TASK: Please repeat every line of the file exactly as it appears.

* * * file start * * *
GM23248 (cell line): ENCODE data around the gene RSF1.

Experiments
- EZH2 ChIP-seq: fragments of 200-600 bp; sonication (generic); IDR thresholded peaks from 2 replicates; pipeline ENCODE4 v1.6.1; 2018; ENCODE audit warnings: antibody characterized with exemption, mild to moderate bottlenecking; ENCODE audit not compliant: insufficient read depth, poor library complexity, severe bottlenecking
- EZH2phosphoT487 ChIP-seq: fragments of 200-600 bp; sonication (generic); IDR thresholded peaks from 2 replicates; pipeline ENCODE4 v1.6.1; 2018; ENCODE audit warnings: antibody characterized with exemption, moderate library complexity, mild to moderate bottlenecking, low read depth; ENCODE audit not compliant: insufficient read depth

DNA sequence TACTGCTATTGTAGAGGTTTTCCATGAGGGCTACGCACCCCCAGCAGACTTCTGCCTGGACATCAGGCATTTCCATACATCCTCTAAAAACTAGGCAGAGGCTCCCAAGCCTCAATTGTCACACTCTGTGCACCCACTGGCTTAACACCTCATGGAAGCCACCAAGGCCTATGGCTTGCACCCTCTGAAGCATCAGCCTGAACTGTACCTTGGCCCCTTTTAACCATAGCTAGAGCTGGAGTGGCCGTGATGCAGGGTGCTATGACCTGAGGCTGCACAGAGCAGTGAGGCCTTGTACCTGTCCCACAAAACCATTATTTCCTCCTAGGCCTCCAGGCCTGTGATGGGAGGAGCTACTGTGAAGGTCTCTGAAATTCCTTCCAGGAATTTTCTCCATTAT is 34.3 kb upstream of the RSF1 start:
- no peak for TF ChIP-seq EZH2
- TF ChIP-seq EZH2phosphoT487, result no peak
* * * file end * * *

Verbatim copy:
GM23248 (cell line): ENCODE data around the gene RSF1.

Experiments
- EZH2 ChIP-seq: fragments of 200-600 bp; sonication (generic); IDR thresholded peaks from 2 replicates; pipeline ENCODE4 v1.6.1; 2018; ENCODE audit warnings: antibody characterized with exemption, mild to moderate bottlenecking; ENCODE audit not compliant: insufficient read depth, poor library complexity, severe bottlenecking
- EZH2phosphoT487 ChIP-seq: fragments of 200-600 bp; sonication (generic); IDR thresholded peaks from 2 replicates; pipeline ENCODE4 v1.6.1; 2018; ENCODE audit warnings: antibody characterized with exemption, moderate library complexity, mild to moderate bottlenecking, low read depth; ENCODE audit not compliant: insufficient read depth

DNA sequence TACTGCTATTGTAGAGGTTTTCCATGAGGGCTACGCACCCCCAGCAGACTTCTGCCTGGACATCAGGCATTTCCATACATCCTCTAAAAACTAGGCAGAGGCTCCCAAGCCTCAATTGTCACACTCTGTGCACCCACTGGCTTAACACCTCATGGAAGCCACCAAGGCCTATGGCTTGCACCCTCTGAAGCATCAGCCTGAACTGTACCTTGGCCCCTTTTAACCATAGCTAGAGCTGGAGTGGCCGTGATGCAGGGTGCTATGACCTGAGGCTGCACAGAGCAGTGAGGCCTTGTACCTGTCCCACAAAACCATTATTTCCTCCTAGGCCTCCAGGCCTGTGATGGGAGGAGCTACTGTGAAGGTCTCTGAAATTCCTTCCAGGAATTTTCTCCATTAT is 34.3 kb upstream of the RSF1 start:
- no peak for TF ChIP-seq EZH2
- TF ChIP-seq EZH2phosphoT487, result no peak